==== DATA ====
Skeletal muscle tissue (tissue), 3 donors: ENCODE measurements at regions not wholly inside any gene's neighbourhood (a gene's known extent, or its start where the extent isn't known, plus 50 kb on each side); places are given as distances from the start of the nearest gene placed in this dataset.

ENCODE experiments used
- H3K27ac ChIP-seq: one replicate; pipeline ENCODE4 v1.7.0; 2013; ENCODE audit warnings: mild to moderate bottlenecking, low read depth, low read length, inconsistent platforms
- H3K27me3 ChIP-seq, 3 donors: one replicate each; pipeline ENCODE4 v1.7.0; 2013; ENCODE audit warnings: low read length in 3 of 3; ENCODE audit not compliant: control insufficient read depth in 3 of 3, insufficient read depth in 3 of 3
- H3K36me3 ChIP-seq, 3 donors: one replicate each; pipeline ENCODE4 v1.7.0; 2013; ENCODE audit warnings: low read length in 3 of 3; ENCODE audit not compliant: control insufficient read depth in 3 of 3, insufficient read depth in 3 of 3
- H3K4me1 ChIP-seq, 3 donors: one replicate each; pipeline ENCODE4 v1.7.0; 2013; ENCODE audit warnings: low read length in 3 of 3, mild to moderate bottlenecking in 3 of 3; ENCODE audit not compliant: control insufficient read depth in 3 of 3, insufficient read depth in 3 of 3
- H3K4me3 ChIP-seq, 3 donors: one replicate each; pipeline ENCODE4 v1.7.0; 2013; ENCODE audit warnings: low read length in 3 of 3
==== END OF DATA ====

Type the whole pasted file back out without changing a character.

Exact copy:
Skeletal muscle tissue (tissue), 3 donors: ENCODE measurements at regions not wholly inside any gene's neighbourhood (a gene's known extent, or its start where the extent isn't known, plus 50 kb on each side); places are given as distances from the start of the nearest gene placed in this dataset.

ENCODE experiments used
- H3K27ac ChIP-seq: one replicate; pipeline ENCODE4 v1.7.0; 2013; ENCODE audit warnings: mild to moderate bottlenecking, low read depth, low read length, inconsistent platforms
- H3K27me3 ChIP-seq, 3 donors: one replicate each; pipeline ENCODE4 v1.7.0; 2013; ENCODE audit warnings: low read length in 3 of 3; ENCODE audit not compliant: control insufficient read depth in 3 of 3, insufficient read depth in 3 of 3
- H3K36me3 ChIP-seq, 3 donors: one replicate each; pipeline ENCODE4 v1.7.0; 2013; ENCODE audit warnings: low read length in 3 of 3; ENCODE audit not compliant: control insufficient read depth in 3 of 3, insufficient read depth in 3 of 3
- H3K4me1 ChIP-seq, 3 donors: one replicate each; pipeline ENCODE4 v1.7.0; 2013; ENCODE audit warnings: low read length in 3 of 3, mild to moderate bottlenecking in 3 of 3; ENCODE audit not compliant: control insufficient read depth in 3 of 3, insufficient read depth in 3 of 3
- H3K4me3 ChIP-seq, 3 donors: one replicate each; pipeline ENCODE4 v1.7.0; 2013; ENCODE audit warnings: low read length in 3 of 3